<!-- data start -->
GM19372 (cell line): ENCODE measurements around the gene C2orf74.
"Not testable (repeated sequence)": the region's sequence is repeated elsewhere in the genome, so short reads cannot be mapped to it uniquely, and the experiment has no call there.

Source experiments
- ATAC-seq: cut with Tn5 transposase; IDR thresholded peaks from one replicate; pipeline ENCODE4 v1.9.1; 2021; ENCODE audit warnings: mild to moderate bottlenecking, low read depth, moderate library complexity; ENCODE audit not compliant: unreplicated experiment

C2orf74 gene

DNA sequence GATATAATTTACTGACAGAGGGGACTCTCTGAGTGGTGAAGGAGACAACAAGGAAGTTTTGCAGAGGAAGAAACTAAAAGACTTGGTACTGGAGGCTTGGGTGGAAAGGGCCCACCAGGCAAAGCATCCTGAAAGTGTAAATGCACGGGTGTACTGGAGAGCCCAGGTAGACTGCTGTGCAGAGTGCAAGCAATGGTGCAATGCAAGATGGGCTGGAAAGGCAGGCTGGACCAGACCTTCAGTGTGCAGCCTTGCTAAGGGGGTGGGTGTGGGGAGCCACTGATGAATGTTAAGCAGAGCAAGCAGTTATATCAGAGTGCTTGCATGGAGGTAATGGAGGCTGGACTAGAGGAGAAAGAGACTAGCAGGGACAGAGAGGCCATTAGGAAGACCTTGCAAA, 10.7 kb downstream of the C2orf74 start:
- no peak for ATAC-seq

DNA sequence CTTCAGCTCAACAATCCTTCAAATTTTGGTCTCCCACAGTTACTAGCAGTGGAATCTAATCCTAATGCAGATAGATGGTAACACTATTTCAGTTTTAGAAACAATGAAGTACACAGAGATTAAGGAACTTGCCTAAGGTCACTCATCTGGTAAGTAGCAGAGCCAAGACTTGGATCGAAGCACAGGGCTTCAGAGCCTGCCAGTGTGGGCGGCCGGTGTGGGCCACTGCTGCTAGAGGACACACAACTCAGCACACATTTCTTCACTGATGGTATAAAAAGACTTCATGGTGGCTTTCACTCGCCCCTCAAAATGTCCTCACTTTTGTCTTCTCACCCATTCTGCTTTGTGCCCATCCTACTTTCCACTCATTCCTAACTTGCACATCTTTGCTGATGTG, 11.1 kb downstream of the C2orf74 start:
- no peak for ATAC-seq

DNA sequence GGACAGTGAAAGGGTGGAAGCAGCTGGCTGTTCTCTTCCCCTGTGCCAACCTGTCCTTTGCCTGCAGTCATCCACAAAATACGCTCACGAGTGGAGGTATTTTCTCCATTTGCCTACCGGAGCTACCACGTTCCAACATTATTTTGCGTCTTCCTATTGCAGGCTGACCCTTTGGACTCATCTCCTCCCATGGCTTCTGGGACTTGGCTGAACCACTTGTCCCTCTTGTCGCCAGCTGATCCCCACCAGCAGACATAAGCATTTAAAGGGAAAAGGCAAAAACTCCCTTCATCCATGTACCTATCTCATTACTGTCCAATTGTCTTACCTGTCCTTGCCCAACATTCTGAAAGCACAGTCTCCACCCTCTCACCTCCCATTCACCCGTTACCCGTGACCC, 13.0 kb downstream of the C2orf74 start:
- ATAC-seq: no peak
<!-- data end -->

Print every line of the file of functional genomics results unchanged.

GM19372 (cell line): ENCODE measurements around the gene C2orf74.
"Not testable (repeated sequence)": the region's sequence is repeated elsewhere in the genome, so short reads cannot be mapped to it uniquely, and the experiment has no call there.

Source experiments
- ATAC-seq: cut with Tn5 transposase; IDR thresholded peaks from one replicate; pipeline ENCODE4 v1.9.1; 2021; ENCODE audit warnings: mild to moderate bottlenecking, low read depth, moderate library complexity; ENCODE audit not compliant: unreplicated experiment

C2orf74 gene

DNA sequence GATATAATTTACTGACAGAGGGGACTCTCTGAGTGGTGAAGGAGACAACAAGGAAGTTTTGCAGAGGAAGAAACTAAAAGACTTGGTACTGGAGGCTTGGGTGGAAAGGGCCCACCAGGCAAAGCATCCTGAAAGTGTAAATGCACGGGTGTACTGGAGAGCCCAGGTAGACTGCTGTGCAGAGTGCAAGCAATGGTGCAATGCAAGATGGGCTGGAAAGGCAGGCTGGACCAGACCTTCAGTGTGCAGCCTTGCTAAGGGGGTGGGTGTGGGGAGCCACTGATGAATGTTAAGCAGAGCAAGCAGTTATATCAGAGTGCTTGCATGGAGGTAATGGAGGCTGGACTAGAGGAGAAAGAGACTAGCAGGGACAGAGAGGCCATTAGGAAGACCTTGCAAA, 10.7 kb downstream of the C2orf74 start:
- no peak for ATAC-seq

DNA sequence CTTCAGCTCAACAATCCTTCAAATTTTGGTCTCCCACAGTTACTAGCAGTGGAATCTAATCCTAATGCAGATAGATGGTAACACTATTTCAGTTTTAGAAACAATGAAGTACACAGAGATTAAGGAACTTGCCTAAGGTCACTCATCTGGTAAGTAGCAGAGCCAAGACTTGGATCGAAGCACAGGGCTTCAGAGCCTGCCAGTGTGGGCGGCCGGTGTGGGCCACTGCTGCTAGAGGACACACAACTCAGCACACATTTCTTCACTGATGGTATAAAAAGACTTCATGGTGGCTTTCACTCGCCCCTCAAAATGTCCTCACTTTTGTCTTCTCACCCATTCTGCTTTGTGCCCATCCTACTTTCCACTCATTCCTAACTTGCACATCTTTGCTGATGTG, 11.1 kb downstream of the C2orf74 start:
- no peak for ATAC-seq

DNA sequence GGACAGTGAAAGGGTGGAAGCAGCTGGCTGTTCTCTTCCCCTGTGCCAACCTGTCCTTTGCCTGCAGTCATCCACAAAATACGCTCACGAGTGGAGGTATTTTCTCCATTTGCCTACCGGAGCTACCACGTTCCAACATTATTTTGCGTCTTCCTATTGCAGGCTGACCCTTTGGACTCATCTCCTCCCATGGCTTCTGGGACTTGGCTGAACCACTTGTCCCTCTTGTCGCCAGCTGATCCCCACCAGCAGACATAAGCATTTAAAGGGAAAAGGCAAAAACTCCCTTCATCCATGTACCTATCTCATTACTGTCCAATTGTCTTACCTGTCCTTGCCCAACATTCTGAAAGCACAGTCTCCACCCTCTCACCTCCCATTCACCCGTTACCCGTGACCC, 13.0 kb downstream of the C2orf74 start:
- ATAC-seq: no peak